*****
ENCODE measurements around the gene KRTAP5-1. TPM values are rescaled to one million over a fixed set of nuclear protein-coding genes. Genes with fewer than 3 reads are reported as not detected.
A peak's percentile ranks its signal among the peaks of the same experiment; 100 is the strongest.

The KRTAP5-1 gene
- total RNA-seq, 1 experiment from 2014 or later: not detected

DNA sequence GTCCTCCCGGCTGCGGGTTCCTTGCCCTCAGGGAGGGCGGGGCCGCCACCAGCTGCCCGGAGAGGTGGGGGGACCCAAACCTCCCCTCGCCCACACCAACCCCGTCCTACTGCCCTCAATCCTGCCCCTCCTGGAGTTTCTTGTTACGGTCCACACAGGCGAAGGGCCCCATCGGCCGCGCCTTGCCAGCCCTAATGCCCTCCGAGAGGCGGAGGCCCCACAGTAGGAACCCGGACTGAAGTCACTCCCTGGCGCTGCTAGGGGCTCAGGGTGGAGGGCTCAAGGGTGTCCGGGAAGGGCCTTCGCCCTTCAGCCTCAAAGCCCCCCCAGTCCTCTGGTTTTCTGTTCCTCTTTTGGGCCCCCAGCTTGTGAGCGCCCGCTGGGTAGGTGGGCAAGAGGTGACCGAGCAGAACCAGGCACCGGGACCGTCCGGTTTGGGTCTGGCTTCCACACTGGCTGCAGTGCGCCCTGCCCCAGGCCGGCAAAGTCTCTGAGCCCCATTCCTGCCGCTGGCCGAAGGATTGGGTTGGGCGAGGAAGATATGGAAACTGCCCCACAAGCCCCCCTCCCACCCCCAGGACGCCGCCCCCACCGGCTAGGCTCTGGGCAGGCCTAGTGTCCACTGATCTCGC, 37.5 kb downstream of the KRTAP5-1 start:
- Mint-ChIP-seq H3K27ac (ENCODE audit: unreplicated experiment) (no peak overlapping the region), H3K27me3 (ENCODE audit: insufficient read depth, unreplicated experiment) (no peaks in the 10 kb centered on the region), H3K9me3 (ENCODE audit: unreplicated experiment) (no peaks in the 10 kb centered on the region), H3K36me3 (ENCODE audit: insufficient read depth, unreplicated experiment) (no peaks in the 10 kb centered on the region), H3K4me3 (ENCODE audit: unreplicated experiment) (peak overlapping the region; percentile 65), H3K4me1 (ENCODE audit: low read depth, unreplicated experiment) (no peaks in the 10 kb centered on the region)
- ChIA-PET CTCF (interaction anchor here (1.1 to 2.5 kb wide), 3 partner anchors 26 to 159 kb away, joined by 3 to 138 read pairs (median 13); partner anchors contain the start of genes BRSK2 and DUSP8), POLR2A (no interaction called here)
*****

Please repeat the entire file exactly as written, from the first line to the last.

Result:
ENCODE measurements around the gene KRTAP5-1. TPM values are rescaled to one million over a fixed set of nuclear protein-coding genes. Genes with fewer than 3 reads are reported as not detected.
A peak's percentile ranks its signal among the peaks of the same experiment; 100 is the strongest.

The KRTAP5-1 gene
- total RNA-seq, 1 experiment from 2014 or later: not detected

DNA sequence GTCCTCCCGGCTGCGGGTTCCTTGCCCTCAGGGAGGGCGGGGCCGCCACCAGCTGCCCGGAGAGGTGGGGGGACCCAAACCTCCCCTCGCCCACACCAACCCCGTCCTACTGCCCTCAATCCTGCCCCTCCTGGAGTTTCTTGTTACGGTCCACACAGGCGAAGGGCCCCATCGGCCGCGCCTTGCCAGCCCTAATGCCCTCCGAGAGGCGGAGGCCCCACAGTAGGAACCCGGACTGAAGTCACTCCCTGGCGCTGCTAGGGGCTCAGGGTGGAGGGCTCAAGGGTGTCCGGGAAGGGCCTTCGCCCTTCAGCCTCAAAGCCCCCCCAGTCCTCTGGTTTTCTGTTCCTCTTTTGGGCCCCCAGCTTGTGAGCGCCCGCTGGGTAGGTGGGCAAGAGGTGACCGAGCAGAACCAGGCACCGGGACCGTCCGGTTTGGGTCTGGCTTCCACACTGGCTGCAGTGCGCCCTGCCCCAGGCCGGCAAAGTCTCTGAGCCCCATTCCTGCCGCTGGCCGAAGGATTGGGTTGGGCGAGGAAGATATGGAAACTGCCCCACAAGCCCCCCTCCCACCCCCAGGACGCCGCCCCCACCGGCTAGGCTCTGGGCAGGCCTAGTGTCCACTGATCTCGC, 37.5 kb downstream of the KRTAP5-1 start:
- Mint-ChIP-seq H3K27ac (ENCODE audit: unreplicated experiment) (no peak overlapping the region), H3K27me3 (ENCODE audit: insufficient read depth, unreplicated experiment) (no peaks in the 10 kb centered on the region), H3K9me3 (ENCODE audit: unreplicated experiment) (no peaks in the 10 kb centered on the region), H3K36me3 (ENCODE audit: insufficient read depth, unreplicated experiment) (no peaks in the 10 kb centered on the region), H3K4me3 (ENCODE audit: unreplicated experiment) (peak overlapping the region; percentile 65), H3K4me1 (ENCODE audit: low read depth, unreplicated experiment) (no peaks in the 10 kb centered on the region)
- ChIA-PET CTCF (interaction anchor here (1.1 to 2.5 kb wide), 3 partner anchors 26 to 159 kb away, joined by 3 to 138 read pairs (median 13); partner anchors contain the start of genes BRSK2 and DUSP8), POLR2A (no interaction called here)